First off, the admission/entry prices at Pattaya Art In Paradise. Foreigners 400 baht, Thais 160 baht, children under 2 years old get in free. Art in Paradise Pattaya entry tickets are up to 50 percent cheaper if you book on-line, see below.
Before you pay the standard admission fee on the door, I recommend you take a look at Klooks discounted Art in Paradise entry tickets. If you’re an early bird you might even be able to book the tickets for same day use.
Pattaya Art In Paradise is open between 0900 until 2100. For address and directions use this Pattaya Tourist Attractions Google map.
I know ‘Art in Paradise’ has been covered hundreds of times already, but I will give you a retrospective view, I will point out a few things I did, which you should not do. In other words, you can learn from my mistakes.
First tip: it gets busy at weekends, try and visit on a weekday, or else you will be waiting a long time to take your photos. Second tip: Take your Thai driving license and get in for the same price as Thais.
By the time I arrived at this picture I had learned that the glossy finish of the paintings reflected the light from the camera’s flash, so I increased the ISO rating to 3200 and turned off the flash.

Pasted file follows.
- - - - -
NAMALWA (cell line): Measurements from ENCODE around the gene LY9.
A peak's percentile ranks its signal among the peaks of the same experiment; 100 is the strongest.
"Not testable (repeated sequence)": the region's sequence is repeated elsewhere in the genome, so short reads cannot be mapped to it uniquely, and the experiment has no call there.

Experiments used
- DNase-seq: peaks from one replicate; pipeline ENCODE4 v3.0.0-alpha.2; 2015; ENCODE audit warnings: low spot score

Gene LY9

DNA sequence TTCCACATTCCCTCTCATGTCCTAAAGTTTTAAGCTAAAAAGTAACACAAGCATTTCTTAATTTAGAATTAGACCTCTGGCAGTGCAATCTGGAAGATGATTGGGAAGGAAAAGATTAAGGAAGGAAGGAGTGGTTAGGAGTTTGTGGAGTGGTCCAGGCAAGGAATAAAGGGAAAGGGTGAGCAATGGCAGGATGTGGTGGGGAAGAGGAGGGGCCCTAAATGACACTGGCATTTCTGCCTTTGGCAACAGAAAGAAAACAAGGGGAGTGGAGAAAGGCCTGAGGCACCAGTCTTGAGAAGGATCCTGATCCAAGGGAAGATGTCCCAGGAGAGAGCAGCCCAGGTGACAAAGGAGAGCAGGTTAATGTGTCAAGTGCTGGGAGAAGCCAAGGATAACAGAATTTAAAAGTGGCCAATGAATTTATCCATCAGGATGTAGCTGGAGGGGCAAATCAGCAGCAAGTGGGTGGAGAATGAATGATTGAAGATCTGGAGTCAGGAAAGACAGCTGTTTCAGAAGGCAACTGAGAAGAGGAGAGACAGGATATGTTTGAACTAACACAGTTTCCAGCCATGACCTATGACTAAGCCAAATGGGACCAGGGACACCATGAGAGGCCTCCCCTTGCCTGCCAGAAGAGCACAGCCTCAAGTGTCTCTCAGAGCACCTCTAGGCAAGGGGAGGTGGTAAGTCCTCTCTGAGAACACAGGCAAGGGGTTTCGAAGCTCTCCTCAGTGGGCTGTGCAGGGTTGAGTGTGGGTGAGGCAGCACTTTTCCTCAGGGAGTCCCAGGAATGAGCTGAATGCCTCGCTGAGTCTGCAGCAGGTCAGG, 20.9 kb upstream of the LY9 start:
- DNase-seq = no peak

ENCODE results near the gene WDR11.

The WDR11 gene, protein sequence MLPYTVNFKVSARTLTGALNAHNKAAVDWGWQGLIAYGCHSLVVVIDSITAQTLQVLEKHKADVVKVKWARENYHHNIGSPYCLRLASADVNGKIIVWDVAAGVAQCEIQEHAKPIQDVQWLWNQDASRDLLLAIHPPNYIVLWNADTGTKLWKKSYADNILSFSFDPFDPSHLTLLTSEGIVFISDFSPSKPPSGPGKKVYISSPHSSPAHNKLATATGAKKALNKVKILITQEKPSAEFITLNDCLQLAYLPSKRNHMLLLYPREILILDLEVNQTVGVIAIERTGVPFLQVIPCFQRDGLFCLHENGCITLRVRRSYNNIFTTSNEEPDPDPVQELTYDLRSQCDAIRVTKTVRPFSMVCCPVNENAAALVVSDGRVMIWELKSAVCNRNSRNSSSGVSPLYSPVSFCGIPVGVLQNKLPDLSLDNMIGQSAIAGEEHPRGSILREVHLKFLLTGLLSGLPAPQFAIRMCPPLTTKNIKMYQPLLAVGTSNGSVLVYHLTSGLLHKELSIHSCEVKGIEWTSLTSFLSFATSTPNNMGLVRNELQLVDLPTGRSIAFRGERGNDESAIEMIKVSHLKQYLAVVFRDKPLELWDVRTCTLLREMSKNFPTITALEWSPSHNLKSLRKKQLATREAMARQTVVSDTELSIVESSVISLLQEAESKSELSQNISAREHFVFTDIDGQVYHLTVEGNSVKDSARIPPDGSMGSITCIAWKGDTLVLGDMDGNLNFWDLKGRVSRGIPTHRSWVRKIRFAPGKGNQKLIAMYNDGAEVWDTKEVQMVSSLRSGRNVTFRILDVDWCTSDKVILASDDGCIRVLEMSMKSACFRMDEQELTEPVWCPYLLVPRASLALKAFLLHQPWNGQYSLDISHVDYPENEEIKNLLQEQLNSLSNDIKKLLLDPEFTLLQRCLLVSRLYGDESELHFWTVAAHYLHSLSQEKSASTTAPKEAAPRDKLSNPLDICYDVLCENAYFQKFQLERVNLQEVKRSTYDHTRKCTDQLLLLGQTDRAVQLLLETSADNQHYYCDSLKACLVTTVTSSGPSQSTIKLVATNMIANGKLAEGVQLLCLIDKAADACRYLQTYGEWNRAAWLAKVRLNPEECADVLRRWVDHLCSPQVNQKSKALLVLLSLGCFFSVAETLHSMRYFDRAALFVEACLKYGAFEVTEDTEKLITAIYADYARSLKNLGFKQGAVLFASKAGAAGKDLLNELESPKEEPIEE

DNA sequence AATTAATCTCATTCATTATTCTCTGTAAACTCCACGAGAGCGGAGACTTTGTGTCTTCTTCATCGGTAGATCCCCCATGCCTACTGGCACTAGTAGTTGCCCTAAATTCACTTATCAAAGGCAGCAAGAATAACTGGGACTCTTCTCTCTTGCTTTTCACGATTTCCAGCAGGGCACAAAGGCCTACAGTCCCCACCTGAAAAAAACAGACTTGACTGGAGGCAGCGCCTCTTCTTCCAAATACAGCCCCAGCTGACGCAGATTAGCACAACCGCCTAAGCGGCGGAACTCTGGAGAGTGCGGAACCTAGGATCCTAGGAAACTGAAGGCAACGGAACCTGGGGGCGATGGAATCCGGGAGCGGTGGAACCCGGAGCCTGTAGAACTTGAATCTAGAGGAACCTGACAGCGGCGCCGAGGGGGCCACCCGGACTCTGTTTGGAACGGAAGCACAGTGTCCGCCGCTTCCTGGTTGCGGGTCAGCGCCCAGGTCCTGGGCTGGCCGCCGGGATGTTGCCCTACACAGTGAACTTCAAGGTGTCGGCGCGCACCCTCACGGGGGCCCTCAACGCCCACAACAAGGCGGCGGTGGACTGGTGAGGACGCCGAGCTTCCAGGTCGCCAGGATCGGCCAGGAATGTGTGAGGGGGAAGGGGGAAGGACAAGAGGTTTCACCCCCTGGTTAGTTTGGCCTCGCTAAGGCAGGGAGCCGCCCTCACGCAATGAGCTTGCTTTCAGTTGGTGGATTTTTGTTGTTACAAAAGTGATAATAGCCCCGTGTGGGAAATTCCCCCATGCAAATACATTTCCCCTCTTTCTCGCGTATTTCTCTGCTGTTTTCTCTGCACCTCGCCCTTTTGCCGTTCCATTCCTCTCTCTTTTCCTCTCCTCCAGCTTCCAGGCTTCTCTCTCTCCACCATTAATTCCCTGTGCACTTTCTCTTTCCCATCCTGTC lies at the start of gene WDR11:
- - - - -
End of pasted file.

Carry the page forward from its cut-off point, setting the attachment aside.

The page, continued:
Notice all the bare feet ! (photo above), you have to take off your shoes (they supply you with a plastic bag), many of the paintings are on or include the floor below them, the purpose of the bare feet is to protect the paintings from scuff marks. Take a shoulder bag to carry your shoes, otherwise you’ll struggle adjusting your camera settings.
It’s all about perspective, the illusion does not work unless you position yourself and your camera in the correct position. Take your time when photographing the floor paintings, make sure you are looking from the right perspective (viewpoint), look for the vertical lines, and try shooting a few photos from a low angle to capture the background.
The lighting is directional and quite dim, like I said earlier, the flash causes a reflection, and using higher ISO settings results in inferior quality photos. Another way around this is to take a tripod and use the slower shutter speeds, just make sure your human subject stays still
Take a wide angle lens with you to capture the larger paintings, as you can see in the photo (above) some of the paintings cover a whole wall.
You don’t have to frame the whole painting, try getting a few close up shots. I actually did some serious cropping on this photo (above) to remove the glare of the flash, it is still evident in the top left of the photo.
It doesn’t have to be interactive, but a little role play can make all the difference.